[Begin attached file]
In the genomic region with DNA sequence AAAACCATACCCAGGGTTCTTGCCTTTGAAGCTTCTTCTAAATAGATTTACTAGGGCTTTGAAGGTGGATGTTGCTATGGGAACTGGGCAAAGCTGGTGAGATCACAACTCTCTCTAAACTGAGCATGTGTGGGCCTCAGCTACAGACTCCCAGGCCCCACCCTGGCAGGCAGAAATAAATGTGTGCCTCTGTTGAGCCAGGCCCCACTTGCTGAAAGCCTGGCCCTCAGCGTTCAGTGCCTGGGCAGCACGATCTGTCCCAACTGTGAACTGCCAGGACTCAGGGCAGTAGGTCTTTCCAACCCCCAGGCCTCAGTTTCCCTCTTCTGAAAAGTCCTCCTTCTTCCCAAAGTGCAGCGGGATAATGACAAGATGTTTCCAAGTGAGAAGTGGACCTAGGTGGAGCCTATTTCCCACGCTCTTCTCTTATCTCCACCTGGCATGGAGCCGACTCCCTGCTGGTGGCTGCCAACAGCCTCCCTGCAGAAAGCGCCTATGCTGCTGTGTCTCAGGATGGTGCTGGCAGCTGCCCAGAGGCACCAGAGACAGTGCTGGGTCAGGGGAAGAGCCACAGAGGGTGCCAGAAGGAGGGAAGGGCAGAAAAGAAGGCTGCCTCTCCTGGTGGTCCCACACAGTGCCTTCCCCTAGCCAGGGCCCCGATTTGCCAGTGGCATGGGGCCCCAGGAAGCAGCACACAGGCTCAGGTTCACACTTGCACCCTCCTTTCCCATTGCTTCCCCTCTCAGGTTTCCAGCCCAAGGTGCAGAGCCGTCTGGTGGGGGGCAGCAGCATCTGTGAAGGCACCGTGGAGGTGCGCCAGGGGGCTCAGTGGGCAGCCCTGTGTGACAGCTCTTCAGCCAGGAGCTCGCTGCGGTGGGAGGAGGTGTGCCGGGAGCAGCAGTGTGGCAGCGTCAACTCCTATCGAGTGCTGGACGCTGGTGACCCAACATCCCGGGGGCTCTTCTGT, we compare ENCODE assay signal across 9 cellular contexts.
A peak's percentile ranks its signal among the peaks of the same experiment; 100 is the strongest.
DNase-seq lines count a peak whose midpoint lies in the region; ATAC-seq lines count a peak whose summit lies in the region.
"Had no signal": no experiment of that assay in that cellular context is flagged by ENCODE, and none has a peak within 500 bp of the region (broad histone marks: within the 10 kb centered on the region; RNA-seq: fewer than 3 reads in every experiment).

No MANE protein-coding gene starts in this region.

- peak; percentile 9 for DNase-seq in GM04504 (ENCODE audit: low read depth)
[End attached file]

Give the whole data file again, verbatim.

In the genomic region with DNA sequence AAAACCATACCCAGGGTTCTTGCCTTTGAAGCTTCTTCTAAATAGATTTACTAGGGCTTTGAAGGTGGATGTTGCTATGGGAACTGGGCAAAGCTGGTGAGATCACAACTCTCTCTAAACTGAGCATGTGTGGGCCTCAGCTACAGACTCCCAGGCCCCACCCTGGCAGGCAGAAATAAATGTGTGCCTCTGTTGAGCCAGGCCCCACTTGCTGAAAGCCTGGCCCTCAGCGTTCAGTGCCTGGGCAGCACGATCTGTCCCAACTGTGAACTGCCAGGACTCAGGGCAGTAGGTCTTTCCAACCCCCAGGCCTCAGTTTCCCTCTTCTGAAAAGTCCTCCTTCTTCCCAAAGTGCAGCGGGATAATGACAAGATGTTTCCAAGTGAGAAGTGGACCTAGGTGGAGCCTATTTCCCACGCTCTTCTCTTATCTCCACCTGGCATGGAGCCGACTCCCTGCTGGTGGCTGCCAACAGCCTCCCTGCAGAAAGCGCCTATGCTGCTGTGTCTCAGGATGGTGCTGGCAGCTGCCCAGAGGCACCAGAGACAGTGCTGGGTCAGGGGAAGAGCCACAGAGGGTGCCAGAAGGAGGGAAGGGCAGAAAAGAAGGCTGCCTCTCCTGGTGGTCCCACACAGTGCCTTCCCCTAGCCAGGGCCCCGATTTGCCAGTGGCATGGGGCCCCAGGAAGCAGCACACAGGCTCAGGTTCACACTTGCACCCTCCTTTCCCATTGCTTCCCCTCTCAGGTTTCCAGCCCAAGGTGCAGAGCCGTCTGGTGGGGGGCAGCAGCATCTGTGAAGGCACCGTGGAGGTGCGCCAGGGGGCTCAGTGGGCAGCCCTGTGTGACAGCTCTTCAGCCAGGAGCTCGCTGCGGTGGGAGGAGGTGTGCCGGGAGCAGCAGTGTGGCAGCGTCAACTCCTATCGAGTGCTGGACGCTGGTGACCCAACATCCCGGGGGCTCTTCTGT, we compare ENCODE assay signal across 9 cellular contexts.
A peak's percentile ranks its signal among the peaks of the same experiment; 100 is the strongest.
DNase-seq lines count a peak whose midpoint lies in the region; ATAC-seq lines count a peak whose summit lies in the region.
"Had no signal": no experiment of that assay in that cellular context is flagged by ENCODE, and none has a peak within 500 bp of the region (broad histone marks: within the 10 kb centered on the region; RNA-seq: fewer than 3 reads in every experiment).

No MANE protein-coding gene starts in this region.

- peak; percentile 9 for DNase-seq in GM04504 (ENCODE audit: low read depth)